Might be kind of cool if one or more Son'a joined Starfleet in the future and had to get past their species' reputation, though I suppose we've already seen variations on that theme.

sonak September 24 2013 07:06 PM

Re: The Son'a
 
Quote:

R. Star wrote: (Post 8685760)
Really the most menacing thing Ruafo does the first half of the movie is bleed on Picard's carpet. Leaving aside all the other plot holes, they really weren't that bad as far as Trek villains go. Oh there's the off screen stuff, but they seem to do everything they can to keep the Baku alive. First the holoship thing, then the tag beaming them out. It's only after Picard starts threatening his plans that he says screw em all, deploy the collector. Which his trusted lieutenant then rebels.

Really is too bad about all those Sona who won't survive the next ten years while the radiation heals them normally either. But mentioning that would get in the way of the generic happy ending.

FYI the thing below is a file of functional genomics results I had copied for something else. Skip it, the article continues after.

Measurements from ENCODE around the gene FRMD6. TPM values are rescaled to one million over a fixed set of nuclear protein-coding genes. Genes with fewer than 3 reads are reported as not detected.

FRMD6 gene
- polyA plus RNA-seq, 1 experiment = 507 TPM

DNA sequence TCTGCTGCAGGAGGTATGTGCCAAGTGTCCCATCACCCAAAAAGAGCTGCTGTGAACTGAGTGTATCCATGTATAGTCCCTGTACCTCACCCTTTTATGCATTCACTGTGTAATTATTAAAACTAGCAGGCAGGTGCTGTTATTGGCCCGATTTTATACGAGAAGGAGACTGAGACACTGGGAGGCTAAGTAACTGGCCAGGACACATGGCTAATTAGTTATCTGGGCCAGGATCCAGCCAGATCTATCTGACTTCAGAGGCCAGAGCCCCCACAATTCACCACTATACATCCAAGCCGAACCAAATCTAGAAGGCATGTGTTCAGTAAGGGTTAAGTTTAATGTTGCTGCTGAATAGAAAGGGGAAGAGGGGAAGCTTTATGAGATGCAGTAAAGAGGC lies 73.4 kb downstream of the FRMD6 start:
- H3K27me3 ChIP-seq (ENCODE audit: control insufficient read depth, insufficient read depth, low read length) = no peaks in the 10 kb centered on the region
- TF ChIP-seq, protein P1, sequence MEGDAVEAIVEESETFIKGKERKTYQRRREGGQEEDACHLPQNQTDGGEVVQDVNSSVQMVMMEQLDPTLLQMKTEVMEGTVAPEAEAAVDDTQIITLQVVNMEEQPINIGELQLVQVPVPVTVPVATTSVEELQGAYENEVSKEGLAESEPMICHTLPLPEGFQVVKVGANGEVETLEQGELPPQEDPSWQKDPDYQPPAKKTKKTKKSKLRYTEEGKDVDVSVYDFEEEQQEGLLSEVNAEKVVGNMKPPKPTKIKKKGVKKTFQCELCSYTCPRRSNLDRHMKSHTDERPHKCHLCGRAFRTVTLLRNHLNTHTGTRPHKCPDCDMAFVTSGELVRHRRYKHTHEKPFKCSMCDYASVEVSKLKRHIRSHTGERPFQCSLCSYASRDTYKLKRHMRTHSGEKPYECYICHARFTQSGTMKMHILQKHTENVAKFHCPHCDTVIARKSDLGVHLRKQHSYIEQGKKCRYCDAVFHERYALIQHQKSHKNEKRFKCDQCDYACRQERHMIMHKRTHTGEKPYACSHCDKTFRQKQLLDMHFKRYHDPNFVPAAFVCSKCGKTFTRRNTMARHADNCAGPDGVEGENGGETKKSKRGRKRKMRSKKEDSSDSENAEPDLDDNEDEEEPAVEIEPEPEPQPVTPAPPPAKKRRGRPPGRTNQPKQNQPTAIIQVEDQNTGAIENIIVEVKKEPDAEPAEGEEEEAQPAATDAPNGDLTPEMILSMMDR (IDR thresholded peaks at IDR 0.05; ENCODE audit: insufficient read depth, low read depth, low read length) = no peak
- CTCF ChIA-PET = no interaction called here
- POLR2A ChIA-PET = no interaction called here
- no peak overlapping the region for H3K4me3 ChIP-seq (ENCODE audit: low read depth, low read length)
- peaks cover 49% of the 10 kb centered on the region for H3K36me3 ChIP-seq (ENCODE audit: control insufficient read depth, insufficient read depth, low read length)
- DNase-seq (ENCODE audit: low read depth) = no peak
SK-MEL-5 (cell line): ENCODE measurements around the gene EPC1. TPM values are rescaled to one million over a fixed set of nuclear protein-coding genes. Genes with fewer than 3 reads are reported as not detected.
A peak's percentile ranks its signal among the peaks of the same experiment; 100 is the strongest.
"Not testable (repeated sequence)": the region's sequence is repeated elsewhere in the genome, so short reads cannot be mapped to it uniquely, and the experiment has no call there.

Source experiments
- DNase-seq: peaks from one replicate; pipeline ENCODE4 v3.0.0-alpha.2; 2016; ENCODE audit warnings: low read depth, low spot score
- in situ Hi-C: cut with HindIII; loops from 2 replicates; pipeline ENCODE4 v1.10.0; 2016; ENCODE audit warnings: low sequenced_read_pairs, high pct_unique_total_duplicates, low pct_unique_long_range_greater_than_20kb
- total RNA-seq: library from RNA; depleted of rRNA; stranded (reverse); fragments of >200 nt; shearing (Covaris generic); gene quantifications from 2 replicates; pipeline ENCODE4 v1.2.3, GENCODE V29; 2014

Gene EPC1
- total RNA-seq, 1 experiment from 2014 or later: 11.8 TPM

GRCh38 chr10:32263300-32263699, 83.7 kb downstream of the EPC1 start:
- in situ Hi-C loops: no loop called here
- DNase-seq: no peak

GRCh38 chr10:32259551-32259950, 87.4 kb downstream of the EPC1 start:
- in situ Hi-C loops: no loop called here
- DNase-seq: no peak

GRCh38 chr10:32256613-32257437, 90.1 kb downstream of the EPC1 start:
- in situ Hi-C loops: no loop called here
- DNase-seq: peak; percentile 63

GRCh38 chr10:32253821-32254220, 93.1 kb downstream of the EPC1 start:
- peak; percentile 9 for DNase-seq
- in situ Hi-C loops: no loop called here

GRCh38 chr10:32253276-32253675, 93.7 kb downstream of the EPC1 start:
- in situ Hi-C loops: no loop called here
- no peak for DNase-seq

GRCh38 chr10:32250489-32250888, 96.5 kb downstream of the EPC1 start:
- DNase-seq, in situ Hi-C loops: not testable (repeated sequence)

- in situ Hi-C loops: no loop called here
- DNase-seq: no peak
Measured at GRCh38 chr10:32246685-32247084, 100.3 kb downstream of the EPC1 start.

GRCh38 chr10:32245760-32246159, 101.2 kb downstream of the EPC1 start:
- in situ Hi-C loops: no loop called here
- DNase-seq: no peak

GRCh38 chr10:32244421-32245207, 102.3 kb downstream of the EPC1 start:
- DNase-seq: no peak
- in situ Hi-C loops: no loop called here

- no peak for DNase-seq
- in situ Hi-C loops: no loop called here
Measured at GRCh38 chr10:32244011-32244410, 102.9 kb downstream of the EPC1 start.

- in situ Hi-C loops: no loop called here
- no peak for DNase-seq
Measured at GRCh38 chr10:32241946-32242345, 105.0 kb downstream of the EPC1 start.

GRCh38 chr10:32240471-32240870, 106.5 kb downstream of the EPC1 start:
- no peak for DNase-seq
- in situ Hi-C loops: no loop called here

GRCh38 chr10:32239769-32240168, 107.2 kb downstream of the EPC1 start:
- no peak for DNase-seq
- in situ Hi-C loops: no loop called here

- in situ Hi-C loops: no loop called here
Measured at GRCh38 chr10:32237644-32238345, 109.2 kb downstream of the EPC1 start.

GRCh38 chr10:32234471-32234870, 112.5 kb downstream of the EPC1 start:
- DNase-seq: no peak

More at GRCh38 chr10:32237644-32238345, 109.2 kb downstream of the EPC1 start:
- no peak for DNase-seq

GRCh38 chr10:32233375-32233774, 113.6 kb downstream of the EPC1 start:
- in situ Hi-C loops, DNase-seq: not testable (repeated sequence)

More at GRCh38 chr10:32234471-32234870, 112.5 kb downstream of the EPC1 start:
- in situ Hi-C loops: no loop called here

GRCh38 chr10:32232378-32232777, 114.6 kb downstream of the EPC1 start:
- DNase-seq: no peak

the whole reason they had to add so much OFF screen villainy for them(they're drug smugglers! They're slavers! They're conquerors! etc.) is because ON screen they don't really do much that's villainous until the very end, and only after Picard has screwed the whole situation up.

Khan444 September 24 2013 08:05 PM

Re: The Son'a
 
Insurrection made no freaking sense, its actually my most hated Star Trek movie. Picard and his crew act way out of character, directly contradicting their actions in a similar situation in the TV show. The people we're supposed to care about are a bunch of selfish self-righteous assholes who you hate. I knew how badly that this movie failed when I sympathized more with the "villains" than the "heroes." The fact that this was occurring at around the same time as the Dominion War over in DS9 made the Enterprise crew's actions even more idiotic.

T'Girl September 24 2013 08:11 PM

Re: The Son'a
 
Quote:

The Overlord wrote: (Post 8684497)